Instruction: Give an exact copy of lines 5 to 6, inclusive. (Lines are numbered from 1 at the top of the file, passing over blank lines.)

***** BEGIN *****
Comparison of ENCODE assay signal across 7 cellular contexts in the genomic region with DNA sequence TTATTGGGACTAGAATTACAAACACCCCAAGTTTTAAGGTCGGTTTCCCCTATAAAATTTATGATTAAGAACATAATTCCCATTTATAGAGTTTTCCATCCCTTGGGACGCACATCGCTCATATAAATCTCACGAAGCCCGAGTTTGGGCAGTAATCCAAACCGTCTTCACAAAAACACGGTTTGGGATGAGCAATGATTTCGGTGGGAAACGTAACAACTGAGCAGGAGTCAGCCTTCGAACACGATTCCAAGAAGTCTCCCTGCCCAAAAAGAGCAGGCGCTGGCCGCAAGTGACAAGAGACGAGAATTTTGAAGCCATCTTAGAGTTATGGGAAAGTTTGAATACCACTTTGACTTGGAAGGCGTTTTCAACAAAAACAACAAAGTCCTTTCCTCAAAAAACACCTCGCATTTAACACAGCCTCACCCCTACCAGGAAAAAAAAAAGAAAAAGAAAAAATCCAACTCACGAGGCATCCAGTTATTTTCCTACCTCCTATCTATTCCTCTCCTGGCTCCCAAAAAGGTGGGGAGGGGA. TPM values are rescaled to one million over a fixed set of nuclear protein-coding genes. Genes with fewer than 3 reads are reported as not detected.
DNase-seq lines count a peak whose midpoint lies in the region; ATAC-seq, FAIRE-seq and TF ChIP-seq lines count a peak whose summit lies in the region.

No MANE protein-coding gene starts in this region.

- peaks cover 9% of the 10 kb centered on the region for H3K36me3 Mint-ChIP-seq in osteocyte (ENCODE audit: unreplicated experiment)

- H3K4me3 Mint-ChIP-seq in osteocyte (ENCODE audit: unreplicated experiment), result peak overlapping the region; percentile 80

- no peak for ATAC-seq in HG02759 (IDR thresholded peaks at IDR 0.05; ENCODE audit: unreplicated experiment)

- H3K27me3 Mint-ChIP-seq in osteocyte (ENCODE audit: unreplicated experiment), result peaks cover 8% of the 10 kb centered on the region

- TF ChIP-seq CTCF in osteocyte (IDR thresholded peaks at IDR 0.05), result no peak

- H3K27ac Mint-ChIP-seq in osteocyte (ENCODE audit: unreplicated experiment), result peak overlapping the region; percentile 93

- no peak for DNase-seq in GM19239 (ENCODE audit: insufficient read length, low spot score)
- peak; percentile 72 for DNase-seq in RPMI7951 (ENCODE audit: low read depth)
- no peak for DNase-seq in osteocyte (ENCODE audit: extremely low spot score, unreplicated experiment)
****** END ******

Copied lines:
- H3K4me3 Mint-ChIP-seq in osteocyte (ENCODE audit: unreplicated experiment), result peak overlapping the region; percentile 80

- no peak for ATAC-seq in HG02759 (IDR thresholded peaks at IDR 0.05; ENCODE audit: unreplicated experiment)